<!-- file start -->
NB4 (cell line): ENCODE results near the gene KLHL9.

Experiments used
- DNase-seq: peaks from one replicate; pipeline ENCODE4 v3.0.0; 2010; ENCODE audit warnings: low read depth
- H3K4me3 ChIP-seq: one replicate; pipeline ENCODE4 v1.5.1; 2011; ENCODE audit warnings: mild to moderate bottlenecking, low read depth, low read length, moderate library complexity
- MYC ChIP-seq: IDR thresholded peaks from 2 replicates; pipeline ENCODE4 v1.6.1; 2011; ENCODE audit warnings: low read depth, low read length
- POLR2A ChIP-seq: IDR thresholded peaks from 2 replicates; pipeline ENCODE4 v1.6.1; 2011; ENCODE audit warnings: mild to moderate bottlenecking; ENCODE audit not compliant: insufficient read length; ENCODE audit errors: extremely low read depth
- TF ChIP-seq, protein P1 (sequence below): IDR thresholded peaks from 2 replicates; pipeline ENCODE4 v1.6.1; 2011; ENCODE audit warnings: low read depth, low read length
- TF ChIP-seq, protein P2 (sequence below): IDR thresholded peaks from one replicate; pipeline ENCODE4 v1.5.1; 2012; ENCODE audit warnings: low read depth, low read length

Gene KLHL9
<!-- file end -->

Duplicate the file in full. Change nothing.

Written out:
NB4 (cell line): ENCODE results near the gene KLHL9.

Experiments used
- DNase-seq: peaks from one replicate; pipeline ENCODE4 v3.0.0; 2010; ENCODE audit warnings: low read depth
- H3K4me3 ChIP-seq: one replicate; pipeline ENCODE4 v1.5.1; 2011; ENCODE audit warnings: mild to moderate bottlenecking, low read depth, low read length, moderate library complexity
- MYC ChIP-seq: IDR thresholded peaks from 2 replicates; pipeline ENCODE4 v1.6.1; 2011; ENCODE audit warnings: low read depth, low read length
- POLR2A ChIP-seq: IDR thresholded peaks from 2 replicates; pipeline ENCODE4 v1.6.1; 2011; ENCODE audit warnings: mild to moderate bottlenecking; ENCODE audit not compliant: insufficient read length; ENCODE audit errors: extremely low read depth
- TF ChIP-seq, protein P1 (sequence below): IDR thresholded peaks from 2 replicates; pipeline ENCODE4 v1.6.1; 2011; ENCODE audit warnings: low read depth, low read length
- TF ChIP-seq, protein P2 (sequence below): IDR thresholded peaks from one replicate; pipeline ENCODE4 v1.5.1; 2012; ENCODE audit warnings: low read depth, low read length

Gene KLHL9